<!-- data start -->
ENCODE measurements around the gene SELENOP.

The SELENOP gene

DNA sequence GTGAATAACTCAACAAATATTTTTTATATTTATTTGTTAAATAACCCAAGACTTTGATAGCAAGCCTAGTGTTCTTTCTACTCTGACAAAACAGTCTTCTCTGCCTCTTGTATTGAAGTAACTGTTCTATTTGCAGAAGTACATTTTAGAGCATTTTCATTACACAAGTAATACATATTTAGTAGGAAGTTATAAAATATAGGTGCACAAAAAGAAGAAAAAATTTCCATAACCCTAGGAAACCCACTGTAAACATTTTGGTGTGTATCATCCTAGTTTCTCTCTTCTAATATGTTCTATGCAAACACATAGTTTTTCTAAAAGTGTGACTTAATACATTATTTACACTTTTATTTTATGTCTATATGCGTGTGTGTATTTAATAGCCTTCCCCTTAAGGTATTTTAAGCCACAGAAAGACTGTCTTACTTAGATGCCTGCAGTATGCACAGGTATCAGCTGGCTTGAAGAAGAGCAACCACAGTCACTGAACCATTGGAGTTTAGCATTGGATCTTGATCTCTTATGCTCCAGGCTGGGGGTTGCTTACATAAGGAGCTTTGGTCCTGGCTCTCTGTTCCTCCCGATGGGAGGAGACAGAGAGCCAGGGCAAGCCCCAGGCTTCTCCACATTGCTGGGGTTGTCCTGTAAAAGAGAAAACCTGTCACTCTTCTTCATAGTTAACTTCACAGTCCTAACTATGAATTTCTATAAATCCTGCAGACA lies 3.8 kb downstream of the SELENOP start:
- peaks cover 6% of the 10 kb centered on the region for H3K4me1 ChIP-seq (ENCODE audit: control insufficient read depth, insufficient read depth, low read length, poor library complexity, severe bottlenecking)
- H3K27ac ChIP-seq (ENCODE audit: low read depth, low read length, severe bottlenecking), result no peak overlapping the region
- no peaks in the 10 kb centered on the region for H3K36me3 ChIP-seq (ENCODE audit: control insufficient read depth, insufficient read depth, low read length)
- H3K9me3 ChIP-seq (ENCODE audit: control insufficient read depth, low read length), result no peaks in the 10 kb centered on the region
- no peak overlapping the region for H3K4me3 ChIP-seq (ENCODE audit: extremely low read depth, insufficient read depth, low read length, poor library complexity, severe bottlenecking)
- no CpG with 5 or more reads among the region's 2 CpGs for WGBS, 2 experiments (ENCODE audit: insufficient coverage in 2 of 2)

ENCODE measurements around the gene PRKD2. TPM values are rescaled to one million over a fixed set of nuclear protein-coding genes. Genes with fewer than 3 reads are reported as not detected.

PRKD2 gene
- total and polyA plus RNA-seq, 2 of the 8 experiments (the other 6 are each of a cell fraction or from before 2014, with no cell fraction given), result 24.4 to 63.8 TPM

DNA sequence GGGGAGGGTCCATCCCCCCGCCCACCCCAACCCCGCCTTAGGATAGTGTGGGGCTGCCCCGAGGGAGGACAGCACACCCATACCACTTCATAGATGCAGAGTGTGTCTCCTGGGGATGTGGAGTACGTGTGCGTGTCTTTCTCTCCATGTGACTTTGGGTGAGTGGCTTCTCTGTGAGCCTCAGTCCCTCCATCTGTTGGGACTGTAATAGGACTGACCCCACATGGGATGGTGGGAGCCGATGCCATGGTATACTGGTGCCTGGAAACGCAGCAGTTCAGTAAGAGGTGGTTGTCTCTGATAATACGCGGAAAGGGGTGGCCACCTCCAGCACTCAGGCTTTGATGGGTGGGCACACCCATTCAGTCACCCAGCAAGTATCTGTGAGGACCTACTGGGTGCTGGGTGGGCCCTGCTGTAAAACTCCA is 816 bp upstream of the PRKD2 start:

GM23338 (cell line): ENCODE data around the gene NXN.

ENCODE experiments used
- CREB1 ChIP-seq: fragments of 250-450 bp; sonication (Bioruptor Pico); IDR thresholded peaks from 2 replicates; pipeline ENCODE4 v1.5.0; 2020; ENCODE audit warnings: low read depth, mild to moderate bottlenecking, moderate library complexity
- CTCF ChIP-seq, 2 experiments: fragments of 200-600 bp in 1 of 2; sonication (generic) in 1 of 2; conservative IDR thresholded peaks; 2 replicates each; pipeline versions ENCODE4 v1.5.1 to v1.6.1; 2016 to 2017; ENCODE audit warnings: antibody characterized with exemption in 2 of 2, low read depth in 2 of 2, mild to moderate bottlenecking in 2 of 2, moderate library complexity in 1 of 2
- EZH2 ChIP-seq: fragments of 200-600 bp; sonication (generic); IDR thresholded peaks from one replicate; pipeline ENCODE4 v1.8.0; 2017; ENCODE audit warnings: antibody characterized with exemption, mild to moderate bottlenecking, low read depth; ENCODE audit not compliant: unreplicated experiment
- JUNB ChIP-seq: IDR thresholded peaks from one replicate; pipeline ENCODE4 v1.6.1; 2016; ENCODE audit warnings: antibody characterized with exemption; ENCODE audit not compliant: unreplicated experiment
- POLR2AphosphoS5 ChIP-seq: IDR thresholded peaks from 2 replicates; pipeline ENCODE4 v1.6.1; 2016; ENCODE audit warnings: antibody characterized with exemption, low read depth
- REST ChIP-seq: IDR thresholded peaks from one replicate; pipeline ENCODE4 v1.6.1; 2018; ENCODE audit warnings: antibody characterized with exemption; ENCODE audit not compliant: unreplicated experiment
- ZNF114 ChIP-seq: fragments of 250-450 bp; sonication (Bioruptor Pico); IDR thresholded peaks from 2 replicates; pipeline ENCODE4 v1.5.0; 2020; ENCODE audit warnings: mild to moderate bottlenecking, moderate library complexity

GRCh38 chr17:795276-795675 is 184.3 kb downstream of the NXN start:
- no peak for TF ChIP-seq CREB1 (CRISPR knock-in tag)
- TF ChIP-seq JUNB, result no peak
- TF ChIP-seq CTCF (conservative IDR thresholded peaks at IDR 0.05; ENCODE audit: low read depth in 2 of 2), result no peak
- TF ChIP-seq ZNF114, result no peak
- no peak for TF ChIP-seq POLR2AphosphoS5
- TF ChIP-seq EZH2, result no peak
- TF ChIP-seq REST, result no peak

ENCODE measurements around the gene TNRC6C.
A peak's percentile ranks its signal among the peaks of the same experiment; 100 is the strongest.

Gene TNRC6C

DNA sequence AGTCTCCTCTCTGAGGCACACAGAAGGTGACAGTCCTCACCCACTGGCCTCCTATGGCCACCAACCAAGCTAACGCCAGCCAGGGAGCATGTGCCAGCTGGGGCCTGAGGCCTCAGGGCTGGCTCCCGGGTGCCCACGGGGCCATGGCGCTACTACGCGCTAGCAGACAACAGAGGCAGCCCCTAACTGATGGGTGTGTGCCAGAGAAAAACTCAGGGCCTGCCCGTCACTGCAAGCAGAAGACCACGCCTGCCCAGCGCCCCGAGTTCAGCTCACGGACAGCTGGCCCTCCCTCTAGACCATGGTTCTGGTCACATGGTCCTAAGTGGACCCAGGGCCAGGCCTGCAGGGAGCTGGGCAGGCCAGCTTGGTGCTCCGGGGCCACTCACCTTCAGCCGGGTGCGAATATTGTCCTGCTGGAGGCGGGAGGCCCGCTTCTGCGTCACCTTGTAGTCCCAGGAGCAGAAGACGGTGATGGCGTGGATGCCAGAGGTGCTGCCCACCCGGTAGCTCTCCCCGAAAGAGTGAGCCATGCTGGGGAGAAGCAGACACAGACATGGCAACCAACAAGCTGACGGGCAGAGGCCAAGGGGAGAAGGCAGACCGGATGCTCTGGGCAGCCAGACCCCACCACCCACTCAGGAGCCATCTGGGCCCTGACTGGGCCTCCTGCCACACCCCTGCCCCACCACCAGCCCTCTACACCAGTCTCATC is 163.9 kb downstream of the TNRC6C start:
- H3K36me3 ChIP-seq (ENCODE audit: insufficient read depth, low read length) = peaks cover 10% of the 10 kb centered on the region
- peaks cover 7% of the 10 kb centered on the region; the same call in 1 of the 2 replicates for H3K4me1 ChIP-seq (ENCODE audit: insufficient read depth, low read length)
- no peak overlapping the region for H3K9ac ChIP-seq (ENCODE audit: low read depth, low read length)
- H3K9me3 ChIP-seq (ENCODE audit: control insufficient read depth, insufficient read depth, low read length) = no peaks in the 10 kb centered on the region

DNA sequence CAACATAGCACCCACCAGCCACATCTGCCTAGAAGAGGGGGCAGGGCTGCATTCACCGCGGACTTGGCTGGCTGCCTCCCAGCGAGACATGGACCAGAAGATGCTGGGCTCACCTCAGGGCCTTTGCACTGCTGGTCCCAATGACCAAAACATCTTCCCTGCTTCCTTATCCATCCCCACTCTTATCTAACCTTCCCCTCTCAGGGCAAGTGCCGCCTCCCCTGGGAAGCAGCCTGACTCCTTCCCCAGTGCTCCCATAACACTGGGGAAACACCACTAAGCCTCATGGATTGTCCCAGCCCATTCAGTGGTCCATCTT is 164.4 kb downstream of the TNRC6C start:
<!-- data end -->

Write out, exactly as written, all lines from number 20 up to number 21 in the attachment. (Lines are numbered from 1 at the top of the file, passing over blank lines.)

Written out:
- POLR2AphosphoS5 ChIP-seq: IDR thresholded peaks from 2 replicates; pipeline ENCODE4 v1.6.1; 2016; ENCODE audit warnings: antibody characterized with exemption, low read depth
- REST ChIP-seq: IDR thresholded peaks from one replicate; pipeline ENCODE4 v1.6.1; 2018; ENCODE audit warnings: antibody characterized with exemption; ENCODE audit not compliant: unreplicated experiment